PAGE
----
Rethinking Data Center Cooling

Your data center is evolving - Maybe it's time to rethink data center cooling.

Bill Kleyman

June 20, 2014

2 Min Read
Rethinking Data Center Cooling
An overhead view of the open bath immersion cooling tank at 3M, which is filled with coolant fluid and uses a condenser system (at top) to recirculate fluid. (Photo: 3M)

For a long time, the data center platform stayed more or less the same. But over the years, a lot has changed.

The current industry revolves around constant connections, growing user bases and far more data. Recently, there has been increased demand for hyper-scale and High Performance Computing “HPC” running on high-density hardware platforms. This demand has driven the need for more powerful and effective cooling systems.

Additionally, the cost of power - as well as increased sustainability awareness - has placed more focus on cooling system energy efficiency. This has motivated IT equipment and cooling systems manufacturers and data center designers to research and develop alternatives to existing cooling systems.

In fact, in some cases the form-factor of IT equipment has been transformed to become cooling system centric.

In this whitepaper from Intel, HP and Data Center Knowledge contributor Julius Neudorfer, we examine the various developments, emerging trends, such as liquid cooling, and functional deployments of other new cooling technologies, as well as their strategic advantages.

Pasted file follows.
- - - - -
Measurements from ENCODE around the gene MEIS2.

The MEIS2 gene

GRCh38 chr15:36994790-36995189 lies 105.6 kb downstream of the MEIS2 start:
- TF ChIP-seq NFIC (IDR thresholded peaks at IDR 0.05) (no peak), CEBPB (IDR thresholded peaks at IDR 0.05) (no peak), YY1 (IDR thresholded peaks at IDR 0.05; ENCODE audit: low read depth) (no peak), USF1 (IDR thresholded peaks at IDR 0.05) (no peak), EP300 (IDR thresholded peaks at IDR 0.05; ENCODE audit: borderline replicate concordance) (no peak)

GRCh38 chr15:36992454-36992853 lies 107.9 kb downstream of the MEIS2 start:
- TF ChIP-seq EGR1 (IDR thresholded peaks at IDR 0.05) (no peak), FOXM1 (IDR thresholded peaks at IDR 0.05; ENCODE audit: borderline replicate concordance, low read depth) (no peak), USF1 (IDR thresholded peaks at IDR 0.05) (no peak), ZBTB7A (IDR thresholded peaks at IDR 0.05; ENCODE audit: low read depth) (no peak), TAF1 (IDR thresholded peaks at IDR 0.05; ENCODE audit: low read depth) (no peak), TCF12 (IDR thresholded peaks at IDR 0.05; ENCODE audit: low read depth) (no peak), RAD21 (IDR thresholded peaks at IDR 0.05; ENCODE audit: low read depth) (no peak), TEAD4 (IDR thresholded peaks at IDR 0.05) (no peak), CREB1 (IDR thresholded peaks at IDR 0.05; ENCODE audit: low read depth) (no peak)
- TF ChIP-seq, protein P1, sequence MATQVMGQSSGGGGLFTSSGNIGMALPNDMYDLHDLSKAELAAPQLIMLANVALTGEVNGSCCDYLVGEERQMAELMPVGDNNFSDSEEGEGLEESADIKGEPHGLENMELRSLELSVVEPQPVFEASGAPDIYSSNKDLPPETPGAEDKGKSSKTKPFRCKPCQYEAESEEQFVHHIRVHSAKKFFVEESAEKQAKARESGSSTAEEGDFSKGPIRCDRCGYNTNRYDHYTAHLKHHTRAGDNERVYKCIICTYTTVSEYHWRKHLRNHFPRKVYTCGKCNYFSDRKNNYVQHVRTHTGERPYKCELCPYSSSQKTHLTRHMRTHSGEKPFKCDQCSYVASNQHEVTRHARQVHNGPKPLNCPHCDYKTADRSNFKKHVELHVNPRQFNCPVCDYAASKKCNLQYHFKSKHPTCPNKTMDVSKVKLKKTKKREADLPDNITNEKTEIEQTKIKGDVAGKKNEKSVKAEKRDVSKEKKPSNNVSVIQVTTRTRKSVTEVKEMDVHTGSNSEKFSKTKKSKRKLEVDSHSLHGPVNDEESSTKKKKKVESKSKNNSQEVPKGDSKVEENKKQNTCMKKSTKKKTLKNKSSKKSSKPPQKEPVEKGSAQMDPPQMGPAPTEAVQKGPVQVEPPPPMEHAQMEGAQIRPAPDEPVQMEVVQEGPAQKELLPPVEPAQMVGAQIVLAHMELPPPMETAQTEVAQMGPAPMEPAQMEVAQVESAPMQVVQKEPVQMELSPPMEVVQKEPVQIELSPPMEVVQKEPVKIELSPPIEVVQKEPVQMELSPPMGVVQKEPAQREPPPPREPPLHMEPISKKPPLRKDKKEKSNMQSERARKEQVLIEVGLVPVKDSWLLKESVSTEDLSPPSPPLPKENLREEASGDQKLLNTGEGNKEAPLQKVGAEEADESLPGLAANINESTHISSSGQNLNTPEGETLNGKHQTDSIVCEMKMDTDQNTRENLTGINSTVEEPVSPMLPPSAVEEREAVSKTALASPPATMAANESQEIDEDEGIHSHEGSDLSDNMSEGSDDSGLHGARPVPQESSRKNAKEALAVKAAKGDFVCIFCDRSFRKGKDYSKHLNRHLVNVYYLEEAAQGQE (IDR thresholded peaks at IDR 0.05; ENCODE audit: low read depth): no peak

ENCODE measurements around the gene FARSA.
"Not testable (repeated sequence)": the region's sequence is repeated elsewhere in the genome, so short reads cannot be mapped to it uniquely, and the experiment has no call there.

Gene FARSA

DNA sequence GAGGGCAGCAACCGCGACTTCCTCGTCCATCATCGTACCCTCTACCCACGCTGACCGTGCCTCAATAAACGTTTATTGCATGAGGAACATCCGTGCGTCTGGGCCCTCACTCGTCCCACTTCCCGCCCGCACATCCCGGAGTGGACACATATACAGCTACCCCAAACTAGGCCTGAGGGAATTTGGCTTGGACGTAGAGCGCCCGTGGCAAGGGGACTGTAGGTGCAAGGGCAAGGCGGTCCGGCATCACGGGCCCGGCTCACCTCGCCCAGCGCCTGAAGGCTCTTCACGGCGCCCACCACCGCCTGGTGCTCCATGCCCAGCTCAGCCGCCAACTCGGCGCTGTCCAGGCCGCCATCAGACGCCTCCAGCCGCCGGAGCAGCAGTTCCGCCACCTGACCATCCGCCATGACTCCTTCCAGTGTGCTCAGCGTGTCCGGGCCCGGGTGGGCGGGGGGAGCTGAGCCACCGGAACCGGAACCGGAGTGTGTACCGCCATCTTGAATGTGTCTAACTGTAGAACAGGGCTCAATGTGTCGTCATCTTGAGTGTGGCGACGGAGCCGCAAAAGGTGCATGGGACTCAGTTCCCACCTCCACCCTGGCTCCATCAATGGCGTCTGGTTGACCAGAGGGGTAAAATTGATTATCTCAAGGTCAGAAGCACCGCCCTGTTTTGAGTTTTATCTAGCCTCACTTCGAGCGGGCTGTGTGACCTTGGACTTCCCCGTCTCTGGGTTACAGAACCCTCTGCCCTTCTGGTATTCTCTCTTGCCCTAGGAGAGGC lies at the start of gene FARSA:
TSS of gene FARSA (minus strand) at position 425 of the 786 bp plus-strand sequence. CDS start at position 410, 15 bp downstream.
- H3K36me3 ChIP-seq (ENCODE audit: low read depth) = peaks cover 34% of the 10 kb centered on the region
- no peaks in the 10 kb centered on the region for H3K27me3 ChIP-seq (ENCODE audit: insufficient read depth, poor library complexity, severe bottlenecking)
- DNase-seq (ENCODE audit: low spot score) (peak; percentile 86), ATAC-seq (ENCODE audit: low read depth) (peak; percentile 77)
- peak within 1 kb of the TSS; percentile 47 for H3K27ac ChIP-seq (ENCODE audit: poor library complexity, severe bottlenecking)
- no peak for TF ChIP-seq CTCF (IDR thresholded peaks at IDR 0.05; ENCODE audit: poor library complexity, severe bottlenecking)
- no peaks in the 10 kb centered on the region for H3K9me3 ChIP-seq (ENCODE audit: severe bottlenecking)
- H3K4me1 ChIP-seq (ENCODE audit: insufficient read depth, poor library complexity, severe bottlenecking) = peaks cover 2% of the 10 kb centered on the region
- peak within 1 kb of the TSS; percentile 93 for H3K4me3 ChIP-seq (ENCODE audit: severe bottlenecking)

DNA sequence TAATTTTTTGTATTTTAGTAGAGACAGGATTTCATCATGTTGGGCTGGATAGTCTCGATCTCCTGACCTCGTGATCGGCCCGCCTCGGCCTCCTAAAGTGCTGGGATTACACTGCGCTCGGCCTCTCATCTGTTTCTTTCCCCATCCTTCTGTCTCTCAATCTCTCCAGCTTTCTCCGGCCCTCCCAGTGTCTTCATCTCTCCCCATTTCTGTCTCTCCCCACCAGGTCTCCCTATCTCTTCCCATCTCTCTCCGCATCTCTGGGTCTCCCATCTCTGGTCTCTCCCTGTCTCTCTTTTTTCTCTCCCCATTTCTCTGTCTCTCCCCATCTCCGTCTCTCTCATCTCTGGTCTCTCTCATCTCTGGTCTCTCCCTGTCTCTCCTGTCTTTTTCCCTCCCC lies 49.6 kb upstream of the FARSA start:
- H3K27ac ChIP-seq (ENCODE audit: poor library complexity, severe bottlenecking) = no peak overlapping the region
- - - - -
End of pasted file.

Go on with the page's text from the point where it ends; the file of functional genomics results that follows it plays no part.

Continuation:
There are numerous aspects to consider when looking at data center cooling parameters:

  • Basic Summary of Todays’ Air Cooled Systems

  • IT Air Cooled Equipment

  • Power Usage Effectiveness PUE – Hidden Fan Energy

  • Developments in Facility Cooling Systems

  • Why Liquid Cooling – Why Now?

  • Close-Coupled Cooling

  • Higher Density and Heat Transfer Capacity

  • Immersion Cooling – Mineral Oil

  • And much more!

The efficiencies of the modern data center are rapidly changing. A big part of that revolves around the ability to cool and keep the data center operating at optimal levels. The rate of innovation and change in cooling technology is accelerating to meet the rising demands of heat loads of HPC and hyper-scale computing demands. While mostly driven by the need to effectively remove the tremendous amount of heat that these applications generate, which in most cases still becomes waste energy. Needless to say, energy usage and efficiency is a significant consideration for any computing cooling system, and even more so for large scale projects.

Download this white paper today to understand that when considering any type of alternate technology (IT hardware and the facility cooling system) that deviates from an industry standard, long term issues must be considered. Potential risks and costs or early obsolescence due to lack of technology acceptance and product market adaption are important factors to consider for your organization.

About the Author(s)

Bill Kleyman

Bill Kleyman has more than 15 years of experience in enterprise technology. He also enjoys writing, blogging, and educating colleagues about tech. His published and referenced work can be found on Data Center Knowledge, AFCOM, ITPro Today, InformationWeek, NetworkComputing, TechTarget, DarkReading, Forbes, CBS Interactive, Slashdot, and more.

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